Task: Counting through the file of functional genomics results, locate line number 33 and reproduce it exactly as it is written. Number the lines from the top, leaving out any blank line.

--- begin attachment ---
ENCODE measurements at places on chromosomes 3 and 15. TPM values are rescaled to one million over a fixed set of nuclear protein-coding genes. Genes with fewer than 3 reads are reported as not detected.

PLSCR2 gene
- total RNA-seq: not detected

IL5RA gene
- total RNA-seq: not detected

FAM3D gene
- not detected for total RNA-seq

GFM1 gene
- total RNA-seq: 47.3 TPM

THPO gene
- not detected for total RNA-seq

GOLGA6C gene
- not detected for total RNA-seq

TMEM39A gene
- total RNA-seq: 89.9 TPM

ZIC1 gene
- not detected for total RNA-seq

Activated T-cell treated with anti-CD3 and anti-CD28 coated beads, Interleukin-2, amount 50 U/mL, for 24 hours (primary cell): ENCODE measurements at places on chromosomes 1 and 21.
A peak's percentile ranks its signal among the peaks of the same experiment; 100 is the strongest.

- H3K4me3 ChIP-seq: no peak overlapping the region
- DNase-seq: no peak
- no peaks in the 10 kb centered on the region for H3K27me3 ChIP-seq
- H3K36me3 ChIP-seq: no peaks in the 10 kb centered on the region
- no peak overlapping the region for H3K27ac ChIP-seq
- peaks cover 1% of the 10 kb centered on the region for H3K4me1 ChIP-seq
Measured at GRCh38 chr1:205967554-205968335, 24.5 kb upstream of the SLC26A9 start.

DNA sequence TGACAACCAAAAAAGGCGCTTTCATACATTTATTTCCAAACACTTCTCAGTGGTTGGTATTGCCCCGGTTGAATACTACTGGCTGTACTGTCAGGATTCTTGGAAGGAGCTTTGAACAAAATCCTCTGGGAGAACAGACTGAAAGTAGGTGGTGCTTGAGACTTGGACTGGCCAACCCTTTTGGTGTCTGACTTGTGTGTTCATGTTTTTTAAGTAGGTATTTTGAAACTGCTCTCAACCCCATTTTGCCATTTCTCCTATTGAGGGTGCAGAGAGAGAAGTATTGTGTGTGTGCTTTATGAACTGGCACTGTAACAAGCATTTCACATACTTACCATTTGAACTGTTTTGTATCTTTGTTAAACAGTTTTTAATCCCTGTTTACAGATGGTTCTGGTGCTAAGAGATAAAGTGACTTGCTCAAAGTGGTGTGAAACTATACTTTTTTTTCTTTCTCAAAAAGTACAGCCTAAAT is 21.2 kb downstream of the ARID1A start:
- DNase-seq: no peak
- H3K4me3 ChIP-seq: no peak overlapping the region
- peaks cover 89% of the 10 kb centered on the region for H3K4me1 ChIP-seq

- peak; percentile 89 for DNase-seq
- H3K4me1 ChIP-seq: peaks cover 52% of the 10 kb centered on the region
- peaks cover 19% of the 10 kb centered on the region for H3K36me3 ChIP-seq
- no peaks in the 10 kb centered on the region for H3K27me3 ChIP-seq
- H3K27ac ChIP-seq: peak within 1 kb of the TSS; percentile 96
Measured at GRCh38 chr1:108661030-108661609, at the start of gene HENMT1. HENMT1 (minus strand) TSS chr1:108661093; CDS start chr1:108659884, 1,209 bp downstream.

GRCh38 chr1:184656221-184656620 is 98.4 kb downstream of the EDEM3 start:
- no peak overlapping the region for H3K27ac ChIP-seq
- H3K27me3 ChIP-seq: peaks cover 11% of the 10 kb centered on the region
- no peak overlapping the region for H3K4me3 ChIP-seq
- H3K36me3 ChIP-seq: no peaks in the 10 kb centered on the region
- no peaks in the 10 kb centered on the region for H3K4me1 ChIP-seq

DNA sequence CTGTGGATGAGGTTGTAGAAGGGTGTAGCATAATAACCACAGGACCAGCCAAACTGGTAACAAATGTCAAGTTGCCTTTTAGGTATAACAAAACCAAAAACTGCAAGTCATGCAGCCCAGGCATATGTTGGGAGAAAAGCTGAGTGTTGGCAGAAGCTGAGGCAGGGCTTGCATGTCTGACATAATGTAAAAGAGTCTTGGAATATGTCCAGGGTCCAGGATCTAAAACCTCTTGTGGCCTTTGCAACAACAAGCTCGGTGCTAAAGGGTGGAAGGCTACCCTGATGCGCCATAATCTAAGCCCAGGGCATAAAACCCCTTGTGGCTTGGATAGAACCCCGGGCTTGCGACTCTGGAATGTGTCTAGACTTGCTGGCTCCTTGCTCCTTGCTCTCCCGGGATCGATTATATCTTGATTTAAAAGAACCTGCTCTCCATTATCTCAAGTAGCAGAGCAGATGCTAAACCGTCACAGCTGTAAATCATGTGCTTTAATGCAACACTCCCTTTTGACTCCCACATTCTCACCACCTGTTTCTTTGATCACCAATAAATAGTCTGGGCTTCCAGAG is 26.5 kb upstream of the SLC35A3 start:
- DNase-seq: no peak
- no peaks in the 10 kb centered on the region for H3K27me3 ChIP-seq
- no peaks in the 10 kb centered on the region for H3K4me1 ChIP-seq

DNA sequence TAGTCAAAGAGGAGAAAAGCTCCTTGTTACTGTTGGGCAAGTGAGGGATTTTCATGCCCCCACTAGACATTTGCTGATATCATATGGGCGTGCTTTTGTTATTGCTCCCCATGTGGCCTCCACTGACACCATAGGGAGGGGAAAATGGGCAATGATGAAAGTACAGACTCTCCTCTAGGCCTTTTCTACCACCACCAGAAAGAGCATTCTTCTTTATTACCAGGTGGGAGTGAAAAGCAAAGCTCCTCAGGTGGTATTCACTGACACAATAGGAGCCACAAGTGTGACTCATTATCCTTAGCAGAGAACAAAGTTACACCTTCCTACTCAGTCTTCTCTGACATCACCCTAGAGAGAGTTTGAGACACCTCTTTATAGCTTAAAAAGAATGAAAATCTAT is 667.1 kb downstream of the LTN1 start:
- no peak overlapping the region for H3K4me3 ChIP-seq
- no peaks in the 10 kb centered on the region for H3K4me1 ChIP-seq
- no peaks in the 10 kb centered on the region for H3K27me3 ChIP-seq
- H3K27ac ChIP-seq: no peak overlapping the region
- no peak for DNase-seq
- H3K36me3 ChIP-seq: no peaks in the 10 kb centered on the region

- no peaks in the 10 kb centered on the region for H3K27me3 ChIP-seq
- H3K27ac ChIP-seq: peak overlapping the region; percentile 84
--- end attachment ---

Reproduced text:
- peaks cover 19% of the 10 kb centered on the region for H3K36me3 ChIP-seq